Robotic warfare at home
For India, which faces asymmetric warfare against China and Pakistan – and their tools like Khalistanis, Maoists and Islamic fundamentalists – unmanned vehicles have multiple benefits. Their development and deployment would lead to the saving of human lives, especially our soldiers and police.
In 2019, the Rashtriya Rifles, the Indian Army’s highly successful counterinsurgency division in J&K, requested robotics surveillance machines with the capability to climb stairs and negotiate obstacles in built-up areas. Rashtriya Rifles is looking for precise delivery of suitable munitions through robotics platforms during counter-insurgency operations. The platform must also be capable of delivering suitable munitions at the intended target, for example, throwing grenade at places where the terrorists are holed up.
During cordon-and-search-operations in the Valley, these robots will be the first line of defence, thus helping prevent casualties. “This would avoid casualty to our own troops during initial breach by terrorists,” the officer said.
According to Lieutenant General (Retired) Ravindra Singh Panwar, autonomous systems designed to disarm improvised explosive devices (IEDs) are already in use by Indian forces, although these are non-lethal and defensive in nature. In a report for the New Delhi-based Manohar Parrikar Institute for Defence Studies and Analyses (MPIDSA), he says, “Future possible applications include AI-enabled drone swarms to boost surveillance capabilities; robot sentries along the borders to check infiltration by terrorists; autonomous armed UAVs for use in conventional as well as sub-conventional scenarios, and so on. In general, saving own soldiers from the lethality of war would yield rich dividends to any military force, especially in conventional conflicts.”
Currently, India has installed laser detectors at the Line of Control (LoC) in Kashmir to detect Pakistani terrorists sneaking into the country. Indian soldiers still have to go and engage the intruders in a firefight, but if our soldiers had fast access to all-terrain robotised vehicles at their disposal, the terrorists could be neutralised with zero risk to soldiers.
Robots to the rescue
Taking the operator out of the machine and fighting remotely will allow new tactics and techniques to be implemented without being hampered by such factors as fear, stress and fatigue. For instance, in some circumstances, greater autonomy of robotic systems may create additional operational and tactical advantages or resolve problems that hamper performance in the field (such as the need to maintain secure communications between robots and the command posts).
Robots may even create a safer battlefield. According to Toby Walsh, a professor of artificial intelligence at the University of New South Wales, “The most interesting argument for autonomous weapons is that robots can be more ethical.” Humans, after all, sometimes commit war crimes, deliberately targeting innocents or killing people who’ve surrendered. And humans get fatigued, stressed, and confused, and end up making mistakes. Robots, by contrast, “follow exactly their code”, says Walsh.
Pentagon defence expert Paul Scharre explores that idea in his 2018 book, ‘Army of None: Autonomous Weapons and the Future of War’. “Unlike human soldiers,” he points out, “machines never get angry or seek revenge.” And “it isn’t hard to imagine future weapons that could outperform humans in distinguishing between a person holding a rifle and one holding a rake.”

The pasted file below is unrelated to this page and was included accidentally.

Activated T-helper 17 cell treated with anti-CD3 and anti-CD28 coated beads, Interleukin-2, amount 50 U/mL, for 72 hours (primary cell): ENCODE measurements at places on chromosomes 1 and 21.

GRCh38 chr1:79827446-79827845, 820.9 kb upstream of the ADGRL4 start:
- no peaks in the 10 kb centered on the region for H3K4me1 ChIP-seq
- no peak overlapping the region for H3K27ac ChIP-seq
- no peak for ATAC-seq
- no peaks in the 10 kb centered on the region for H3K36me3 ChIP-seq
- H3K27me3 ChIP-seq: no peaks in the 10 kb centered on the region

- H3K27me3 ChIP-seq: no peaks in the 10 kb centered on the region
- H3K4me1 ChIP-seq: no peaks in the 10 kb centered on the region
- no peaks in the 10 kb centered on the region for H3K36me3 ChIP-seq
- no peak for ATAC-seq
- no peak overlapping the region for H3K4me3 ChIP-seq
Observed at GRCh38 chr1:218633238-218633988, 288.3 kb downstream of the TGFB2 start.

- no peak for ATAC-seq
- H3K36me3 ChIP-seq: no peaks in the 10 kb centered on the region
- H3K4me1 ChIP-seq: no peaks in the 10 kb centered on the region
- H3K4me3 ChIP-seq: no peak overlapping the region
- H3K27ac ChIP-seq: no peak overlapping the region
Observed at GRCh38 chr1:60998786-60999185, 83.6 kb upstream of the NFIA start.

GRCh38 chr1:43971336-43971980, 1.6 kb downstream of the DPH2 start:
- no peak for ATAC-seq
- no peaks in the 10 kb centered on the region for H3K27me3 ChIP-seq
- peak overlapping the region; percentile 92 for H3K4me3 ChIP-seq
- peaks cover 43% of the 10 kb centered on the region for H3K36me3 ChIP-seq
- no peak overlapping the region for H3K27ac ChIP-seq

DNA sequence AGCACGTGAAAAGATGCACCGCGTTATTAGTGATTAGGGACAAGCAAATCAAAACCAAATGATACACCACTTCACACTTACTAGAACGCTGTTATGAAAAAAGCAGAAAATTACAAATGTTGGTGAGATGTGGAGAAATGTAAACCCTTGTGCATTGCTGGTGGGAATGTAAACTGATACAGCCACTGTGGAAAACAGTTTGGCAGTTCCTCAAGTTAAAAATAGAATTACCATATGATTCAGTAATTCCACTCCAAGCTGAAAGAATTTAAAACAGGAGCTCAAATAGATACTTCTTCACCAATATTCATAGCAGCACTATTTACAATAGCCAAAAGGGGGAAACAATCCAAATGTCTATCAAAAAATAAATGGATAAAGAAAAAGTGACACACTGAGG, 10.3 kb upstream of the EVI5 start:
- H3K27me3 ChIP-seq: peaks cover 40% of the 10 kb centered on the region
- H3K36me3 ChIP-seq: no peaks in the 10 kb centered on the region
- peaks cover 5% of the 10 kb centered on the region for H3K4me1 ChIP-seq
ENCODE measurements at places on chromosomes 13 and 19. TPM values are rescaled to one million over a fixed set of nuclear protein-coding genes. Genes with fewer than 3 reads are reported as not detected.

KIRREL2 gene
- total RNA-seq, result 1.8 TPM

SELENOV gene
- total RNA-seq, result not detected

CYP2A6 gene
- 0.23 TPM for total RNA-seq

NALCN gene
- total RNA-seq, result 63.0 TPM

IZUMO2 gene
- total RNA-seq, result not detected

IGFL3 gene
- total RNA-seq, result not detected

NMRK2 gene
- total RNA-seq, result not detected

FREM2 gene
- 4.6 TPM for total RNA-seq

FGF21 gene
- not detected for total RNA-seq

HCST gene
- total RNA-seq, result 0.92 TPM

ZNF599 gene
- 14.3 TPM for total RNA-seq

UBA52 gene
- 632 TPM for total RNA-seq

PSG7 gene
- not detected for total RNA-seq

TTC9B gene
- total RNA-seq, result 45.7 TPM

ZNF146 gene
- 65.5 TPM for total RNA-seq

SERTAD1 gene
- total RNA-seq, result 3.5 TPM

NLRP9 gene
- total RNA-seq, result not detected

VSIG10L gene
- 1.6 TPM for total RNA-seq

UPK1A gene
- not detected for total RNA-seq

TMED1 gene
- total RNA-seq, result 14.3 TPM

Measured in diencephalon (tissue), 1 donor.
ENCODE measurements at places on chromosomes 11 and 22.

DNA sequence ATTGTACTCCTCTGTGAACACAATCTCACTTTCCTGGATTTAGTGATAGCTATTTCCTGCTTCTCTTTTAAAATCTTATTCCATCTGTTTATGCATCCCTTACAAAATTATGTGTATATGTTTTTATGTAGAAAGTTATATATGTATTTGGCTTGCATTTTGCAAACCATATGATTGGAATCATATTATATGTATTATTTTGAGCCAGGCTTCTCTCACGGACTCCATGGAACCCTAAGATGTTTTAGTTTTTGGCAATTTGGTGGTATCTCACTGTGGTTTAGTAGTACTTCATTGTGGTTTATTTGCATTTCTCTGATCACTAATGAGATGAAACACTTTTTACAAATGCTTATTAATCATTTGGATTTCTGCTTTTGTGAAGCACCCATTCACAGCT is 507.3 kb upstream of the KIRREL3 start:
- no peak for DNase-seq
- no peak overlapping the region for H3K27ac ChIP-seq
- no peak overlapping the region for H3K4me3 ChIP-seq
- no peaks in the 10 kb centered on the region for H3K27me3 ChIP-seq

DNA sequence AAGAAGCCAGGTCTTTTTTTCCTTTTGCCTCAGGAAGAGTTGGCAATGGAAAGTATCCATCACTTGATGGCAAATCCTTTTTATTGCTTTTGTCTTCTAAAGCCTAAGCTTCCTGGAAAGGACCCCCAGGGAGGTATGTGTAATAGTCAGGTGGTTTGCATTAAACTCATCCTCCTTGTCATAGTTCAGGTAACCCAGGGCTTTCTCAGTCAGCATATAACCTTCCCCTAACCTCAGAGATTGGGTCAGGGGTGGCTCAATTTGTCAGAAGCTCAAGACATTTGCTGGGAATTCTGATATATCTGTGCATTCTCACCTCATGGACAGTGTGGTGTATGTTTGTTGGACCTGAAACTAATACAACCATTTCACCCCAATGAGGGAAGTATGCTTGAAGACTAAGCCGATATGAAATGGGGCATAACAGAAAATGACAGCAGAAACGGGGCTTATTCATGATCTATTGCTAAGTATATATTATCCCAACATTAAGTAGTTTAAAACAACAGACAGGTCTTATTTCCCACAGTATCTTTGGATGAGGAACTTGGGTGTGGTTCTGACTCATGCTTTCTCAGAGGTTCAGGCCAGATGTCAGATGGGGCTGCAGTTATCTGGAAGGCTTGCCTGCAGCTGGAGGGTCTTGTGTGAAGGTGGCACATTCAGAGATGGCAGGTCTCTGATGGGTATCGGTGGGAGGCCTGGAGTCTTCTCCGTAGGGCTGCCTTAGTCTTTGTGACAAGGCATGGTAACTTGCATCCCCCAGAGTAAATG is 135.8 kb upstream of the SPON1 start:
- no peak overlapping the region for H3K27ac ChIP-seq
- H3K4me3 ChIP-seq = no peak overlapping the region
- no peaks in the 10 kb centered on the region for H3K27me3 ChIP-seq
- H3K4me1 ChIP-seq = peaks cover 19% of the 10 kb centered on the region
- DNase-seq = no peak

Companies could design weapons that are programmed to know the laws of war. Accordingly, these weapons will countermand any order from a human that violates those laws. Autonomous weapons could also be developed that do not have the authority to kill without human oversight.
Fast tracking Indian development
In the context of India’s defence, presently there appears to be a void in terms of doctrines and perspective plans when it comes to the exploitation of AI and robotics technologies. “Occasional interactions by the defence establishment with the DRDO’s Centre for AI and Robotics (CAIR) and other agencies are inadequate to spur the latter into producing timely and meaningful results,” says General Panwar. “Given its track record, DRDO is unlikely to be successful in developing complex lethal autonomous systems anytime soon.”
Given the security landscape in the neighbourhood, India must join the development of these weapons via the private sector or joint venture route. Worldwide, R&D in these technologies is being driven by the private commercial sector rather than the defence industry. Given the right financial incentives, Indian companies with some handholding by the military can certainly come up with solutions that are customised for the country’s specific requirements. India’s advances in IT will prove to be a key advantage in this field.
The development of robotic systems has generated considerable alarm among Andolanjeevis (so-called human rights campaigners) who fear that deploying fully autonomous weapons in battle would severely reduce human oversight of combat operations, possibly resulting in violations of the laws of war.
While some degree of debate over the scope of a weapon’s morality is required, not developing these weapons would be a disaster. Liberal sensitivities about the introduction of robots that kill should not be allowed to impact developmental efforts. The focus must always be on keeping Indian soldiers, police and innocent civilians out of harm’s way.
–The writer is a globally cited defence analyst. His work has been published by leading think tanks, and quoted extensively in books on diplomacy, counter terrorism, warfare and economic development. The views expressed are personal and do not necessarily reflect the views of Raksha Anirveda